Wednesday, June 24, 2020

A Century of Sea Travel by Christopher Deakes & Tom Stanley

First Line: This book is a voyage through the life of the passenger steamship.

A Century of Sea Travel is a beautifully illustrated narrative that evocatively describes an age of travel (1840 to 1950) that is now lost to time. Since I've been stuck at home, I'm finding myself wanting to read about far-flung lands, and this book was exactly what I needed.

From one exotic port of call to the next, I learned all about this type of travel: details of the ships, the crews, the passengers, food, entertainment-- even shipboard romances, accidents, disasters, and terrible seasickness during storms at sea. (Beware of some of those seasickness cures!)

The authors have searched through memoirs, letters, diaries, even the backs of postcards for all the information contained in this book. We hear from authors like Rudyard Kipling, Elspeth Huxley, Evelyn Waugh, and Robert Louis Stevenson, as well as many travelers we've never heard of (my favorite being a woman named Delight Sweetser).

A Century of Sea Travel brought this period to life. It's entertaining, informative, and contains many wonderful illustrations. If you feel the need for some vicarious travel, this is a book I strongly recommend.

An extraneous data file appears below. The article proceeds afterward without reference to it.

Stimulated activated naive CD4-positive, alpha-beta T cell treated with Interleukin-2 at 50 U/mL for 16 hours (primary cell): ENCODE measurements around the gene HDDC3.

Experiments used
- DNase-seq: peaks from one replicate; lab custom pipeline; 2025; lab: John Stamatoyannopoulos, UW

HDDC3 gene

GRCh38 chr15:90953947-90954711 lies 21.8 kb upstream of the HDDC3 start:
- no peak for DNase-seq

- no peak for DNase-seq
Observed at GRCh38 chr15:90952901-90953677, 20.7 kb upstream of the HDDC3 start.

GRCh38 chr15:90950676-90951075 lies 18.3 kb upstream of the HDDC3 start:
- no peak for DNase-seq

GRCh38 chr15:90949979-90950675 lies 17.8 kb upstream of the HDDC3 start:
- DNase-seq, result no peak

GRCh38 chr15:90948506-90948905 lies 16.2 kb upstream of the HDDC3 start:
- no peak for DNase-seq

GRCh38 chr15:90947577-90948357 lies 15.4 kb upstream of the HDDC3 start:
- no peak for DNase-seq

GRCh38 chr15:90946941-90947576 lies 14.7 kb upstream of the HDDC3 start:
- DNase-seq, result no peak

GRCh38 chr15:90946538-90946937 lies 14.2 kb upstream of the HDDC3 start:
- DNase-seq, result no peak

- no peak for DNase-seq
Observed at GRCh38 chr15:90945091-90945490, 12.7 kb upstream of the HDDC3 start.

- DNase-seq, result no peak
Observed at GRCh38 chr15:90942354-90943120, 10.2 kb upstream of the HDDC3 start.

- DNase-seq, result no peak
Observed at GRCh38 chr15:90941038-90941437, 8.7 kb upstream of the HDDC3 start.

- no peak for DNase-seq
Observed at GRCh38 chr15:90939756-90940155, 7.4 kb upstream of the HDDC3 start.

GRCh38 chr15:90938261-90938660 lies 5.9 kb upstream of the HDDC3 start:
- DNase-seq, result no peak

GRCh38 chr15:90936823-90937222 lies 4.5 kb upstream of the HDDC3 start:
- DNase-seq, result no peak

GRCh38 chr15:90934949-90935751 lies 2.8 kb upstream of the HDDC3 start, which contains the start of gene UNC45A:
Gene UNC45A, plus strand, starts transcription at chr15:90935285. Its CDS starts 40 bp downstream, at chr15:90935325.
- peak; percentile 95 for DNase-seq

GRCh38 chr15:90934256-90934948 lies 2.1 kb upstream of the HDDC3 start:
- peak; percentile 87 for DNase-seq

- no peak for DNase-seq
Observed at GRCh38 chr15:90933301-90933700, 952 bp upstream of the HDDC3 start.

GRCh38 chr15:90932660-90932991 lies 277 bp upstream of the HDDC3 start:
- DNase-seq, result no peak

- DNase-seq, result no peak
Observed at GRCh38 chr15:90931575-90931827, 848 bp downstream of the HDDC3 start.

A Century of Sea Travel: Personal Accounts from the Steamship Era
by Christopher Deakes & Tom Stanley
eISBN: 9781783468799
Pen & Sword Books Limited © 2013
eBook, 192 pages

Non-Fiction
Rating: A
Source: Purchased from Amazon.


4 comments:

  1. The cover alone is wonderful, but I love letters and memoirs and diaries!
    Thanks for this recommendation!

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  2. My preference for maritime history is primarily for the Age of Sail, but this is intriguing enough to go on my list. And Delight Sweetster is a simply fantastic name!

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    Replies
    1. I tend to prefer the Age of Sail myself, but this book was just what I needed at this time. One of the things I loved most about Delight Sweetser (besides her name) was the fact that she was an open-minded traveler who didn't expect everything to be just like it was back home.

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